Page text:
With modern business strategy now placing a big emphasis on the customer experience and markets becoming increasingly competitive, soft skills are becoming more and more important to distinguish the best of the best. If we think of an organisation as a machine, of which people are an integral part; in order to keep it running this machine needs to be well-oiled and maintained. This is where soft skills come in: they are the foundations and the lubrication, the fundamental tools in a business that will keep it running smoothly. This may sound obvious and therefore easy to fix but in practice, these are often challenging areas to get right, and they shouldn’t be underestimated. As businesses grow and expand, these once-solid foundations tend to be the first areas to crack.
If you ask someone what makes a successful Manufacturing Engineer, you’re most likely to hear words like logical, scientific, practical or even IT/tech savvy. Those such as creative, communicative or innovative may follow but are less likely to be at the top of the list. Nevertheless, it is these soft skills, those attributes outside of formal qualifications or technical expertise that will be the key to the future manufacturing enterprise. You can have all the technical expertise in the world but without the skills to creatively problem-solve, think laterally, empathise with end-user needs, develop, communicate and deliver new ideas, sustained growth becomes very difficult.
A common business hurdle is knowing how to control the fuzzy front end of Innovation. You want to make changes to your business model, create new products or services, but you have either too many ideas, or too few. You can’t decide which ideas to take to the next step, and actually, you may be even wondering, “What is the next step?” Do you have a system for testing and failing? Do you have an Innovation strategy that directs whether you’re focussing on incremental, adjacent or radical Innovation? How do you move forward if everyone is working to a different plan, goal, process or timeframe? This fuzzy front end of Innovation can leave you effectively paralysed.
Fortunately, as well as their fundamental role in securing robust and streamlined innovation processes for everyone to follow, effective soft skills can also themselves open up a host of opportunities. When people feel in control of the ‘fuzzies’ and have an Innovation process, problem solving and lateral thinking are free to prosper. This creates an invaluable source of Innovation.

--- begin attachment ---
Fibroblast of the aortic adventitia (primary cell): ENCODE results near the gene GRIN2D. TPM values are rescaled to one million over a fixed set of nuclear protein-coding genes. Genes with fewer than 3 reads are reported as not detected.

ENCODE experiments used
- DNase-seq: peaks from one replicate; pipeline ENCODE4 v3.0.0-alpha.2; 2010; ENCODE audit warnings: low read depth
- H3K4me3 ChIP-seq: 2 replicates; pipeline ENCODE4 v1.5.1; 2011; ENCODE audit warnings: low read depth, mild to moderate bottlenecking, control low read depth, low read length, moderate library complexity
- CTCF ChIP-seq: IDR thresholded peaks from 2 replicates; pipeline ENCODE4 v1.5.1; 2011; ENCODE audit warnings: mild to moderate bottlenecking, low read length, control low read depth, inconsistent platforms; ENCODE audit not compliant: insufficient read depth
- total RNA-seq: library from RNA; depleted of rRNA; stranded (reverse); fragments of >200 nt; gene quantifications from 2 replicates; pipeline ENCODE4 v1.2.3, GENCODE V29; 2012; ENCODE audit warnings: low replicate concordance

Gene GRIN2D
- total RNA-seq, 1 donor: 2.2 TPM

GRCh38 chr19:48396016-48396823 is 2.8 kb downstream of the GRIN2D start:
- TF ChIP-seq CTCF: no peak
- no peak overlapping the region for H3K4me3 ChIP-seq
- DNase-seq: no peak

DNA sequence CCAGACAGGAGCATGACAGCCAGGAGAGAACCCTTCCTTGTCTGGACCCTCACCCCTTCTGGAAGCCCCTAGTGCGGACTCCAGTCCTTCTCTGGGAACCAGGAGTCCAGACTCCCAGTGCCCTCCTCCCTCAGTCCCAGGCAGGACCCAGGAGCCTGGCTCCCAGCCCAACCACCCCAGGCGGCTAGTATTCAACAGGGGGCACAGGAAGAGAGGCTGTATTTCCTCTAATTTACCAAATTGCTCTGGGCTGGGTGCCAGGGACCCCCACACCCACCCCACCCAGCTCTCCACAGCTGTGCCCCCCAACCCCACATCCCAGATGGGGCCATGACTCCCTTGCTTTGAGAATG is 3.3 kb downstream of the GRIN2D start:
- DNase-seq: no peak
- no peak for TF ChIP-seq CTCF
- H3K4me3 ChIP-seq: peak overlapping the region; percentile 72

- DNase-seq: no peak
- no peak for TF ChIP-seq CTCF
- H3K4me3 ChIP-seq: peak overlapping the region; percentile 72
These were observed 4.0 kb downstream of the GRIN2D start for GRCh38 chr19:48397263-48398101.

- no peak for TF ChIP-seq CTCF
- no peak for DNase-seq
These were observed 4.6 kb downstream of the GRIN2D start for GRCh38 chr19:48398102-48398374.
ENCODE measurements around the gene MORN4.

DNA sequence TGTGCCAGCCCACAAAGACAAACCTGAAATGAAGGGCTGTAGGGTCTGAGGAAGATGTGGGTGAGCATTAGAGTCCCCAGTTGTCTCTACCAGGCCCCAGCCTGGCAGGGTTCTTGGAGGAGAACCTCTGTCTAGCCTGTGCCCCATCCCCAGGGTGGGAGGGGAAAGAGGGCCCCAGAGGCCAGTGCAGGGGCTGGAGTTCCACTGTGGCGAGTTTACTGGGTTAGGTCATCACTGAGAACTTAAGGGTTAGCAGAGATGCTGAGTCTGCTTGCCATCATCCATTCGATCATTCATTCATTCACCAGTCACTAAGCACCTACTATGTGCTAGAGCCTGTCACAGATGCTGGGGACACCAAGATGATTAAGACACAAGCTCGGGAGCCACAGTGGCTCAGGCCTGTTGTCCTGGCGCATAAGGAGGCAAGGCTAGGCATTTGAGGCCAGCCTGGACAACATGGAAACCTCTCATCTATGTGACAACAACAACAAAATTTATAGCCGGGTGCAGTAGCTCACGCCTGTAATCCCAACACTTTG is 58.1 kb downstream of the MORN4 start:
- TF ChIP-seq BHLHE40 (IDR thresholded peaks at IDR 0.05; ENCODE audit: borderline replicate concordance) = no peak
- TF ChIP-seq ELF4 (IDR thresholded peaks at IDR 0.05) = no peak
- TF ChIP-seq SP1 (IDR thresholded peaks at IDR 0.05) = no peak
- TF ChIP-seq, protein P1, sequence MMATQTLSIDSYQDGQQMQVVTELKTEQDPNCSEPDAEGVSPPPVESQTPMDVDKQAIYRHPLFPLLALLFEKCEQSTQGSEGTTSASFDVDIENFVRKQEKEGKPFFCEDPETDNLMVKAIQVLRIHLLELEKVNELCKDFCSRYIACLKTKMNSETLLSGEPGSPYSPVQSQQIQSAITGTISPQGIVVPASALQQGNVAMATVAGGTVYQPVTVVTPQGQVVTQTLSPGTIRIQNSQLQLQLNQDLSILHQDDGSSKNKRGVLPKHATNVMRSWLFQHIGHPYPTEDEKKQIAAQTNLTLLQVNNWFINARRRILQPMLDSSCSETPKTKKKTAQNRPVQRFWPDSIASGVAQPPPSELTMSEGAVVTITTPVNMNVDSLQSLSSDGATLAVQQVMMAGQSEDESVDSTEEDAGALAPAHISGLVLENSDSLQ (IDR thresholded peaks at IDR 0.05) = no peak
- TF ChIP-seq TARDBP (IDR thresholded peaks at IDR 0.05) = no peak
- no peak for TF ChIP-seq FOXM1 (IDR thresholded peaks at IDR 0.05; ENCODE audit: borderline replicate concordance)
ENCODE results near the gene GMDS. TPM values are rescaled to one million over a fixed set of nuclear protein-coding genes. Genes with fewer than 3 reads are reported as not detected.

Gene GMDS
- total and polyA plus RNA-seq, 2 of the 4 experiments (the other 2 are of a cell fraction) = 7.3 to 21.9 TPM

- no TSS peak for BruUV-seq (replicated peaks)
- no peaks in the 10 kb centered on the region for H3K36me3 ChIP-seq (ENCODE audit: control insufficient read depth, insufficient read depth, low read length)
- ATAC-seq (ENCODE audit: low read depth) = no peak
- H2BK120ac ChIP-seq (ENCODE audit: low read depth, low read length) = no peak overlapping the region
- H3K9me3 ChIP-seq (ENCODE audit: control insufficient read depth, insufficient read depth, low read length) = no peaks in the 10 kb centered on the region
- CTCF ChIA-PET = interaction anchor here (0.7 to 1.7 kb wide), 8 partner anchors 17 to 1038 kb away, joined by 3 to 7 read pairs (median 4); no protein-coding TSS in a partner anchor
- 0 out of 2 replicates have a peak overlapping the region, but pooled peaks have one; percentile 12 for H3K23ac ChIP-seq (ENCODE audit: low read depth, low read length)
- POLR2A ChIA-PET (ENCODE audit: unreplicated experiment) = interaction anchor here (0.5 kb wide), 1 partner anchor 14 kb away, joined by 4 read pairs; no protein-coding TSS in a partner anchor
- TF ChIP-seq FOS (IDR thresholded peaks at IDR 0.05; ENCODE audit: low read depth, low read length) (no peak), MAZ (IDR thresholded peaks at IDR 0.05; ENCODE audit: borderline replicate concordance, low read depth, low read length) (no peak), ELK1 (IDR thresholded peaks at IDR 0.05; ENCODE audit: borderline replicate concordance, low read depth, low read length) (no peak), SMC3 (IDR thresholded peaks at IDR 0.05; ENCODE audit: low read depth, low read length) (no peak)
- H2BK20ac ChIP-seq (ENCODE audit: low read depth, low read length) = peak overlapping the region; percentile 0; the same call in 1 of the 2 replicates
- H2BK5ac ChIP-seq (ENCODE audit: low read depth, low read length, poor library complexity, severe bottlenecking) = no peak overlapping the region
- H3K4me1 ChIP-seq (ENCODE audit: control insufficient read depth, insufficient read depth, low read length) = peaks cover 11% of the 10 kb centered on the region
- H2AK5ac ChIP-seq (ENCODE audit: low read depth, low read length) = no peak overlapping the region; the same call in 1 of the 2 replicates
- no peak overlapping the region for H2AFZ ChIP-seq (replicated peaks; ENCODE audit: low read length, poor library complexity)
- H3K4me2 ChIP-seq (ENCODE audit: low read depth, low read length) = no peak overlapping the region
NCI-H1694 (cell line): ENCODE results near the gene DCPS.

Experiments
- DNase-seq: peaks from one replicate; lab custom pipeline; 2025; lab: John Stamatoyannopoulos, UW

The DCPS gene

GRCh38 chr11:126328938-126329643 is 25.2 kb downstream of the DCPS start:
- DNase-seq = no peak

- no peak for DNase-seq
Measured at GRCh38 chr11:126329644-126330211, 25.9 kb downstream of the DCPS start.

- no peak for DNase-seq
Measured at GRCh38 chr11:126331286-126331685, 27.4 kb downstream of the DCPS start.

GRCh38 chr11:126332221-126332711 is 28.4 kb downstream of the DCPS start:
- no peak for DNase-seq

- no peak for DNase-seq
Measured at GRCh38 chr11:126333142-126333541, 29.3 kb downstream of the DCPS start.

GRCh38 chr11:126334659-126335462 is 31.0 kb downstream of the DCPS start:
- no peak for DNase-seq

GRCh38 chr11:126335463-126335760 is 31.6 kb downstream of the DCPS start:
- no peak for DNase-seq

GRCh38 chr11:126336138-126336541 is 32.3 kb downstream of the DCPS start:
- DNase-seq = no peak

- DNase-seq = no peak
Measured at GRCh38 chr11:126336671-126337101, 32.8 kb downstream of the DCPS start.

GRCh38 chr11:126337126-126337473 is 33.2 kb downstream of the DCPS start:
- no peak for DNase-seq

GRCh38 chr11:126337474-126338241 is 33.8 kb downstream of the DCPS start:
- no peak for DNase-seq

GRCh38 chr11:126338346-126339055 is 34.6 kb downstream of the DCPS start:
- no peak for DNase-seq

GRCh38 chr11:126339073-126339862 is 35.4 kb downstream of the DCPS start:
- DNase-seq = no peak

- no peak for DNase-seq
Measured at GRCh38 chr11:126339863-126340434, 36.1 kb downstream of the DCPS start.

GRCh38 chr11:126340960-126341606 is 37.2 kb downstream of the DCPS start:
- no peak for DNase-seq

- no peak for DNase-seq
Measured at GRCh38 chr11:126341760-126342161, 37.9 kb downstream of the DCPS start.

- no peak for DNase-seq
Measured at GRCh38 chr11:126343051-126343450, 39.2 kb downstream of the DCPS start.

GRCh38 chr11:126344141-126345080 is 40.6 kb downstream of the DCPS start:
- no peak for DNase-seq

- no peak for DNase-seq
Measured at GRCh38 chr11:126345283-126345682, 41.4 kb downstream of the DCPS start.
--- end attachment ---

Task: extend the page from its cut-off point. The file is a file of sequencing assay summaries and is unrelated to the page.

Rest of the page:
James Dyson, of the now infamous Dyson brand, is a prime example of this, having developed his revolutionary cyclone technology because he was fed up of loss of suction in traditional vacuum cleaners. He continues to look for unsolved problems such as buffeting fans and hand dryers. Problem-solving & customer empathy therefore, is a great source for continual Innovation within a business.
As an end-user focused process, Design-Thinking is another must-have soft skill for Manufacturers. Being able to truly understand your customers or end users, their challenges and problems not only builds prosperous relationships but identifies new opportunities to disrupt the market.
To then bring this insight onto the shop floor and ensure delivery is likewise less about technical prowess and more about understanding the Innovation process, creating a Culture of Innovation and having additional soft skills, such as leadership and communication, to increase its speed and success.
This new age of Manufacturing brings with it new expectations for employees and end-users alike. We need to be able to predict the future, think creatively and act quickly with insight, agility and confidence. We need to be rich in softer skills such as Design Thinking, Creative Problem Solving and Innovation. Ultimately, it is these skills that will ensure manufacturers grow and prosper.
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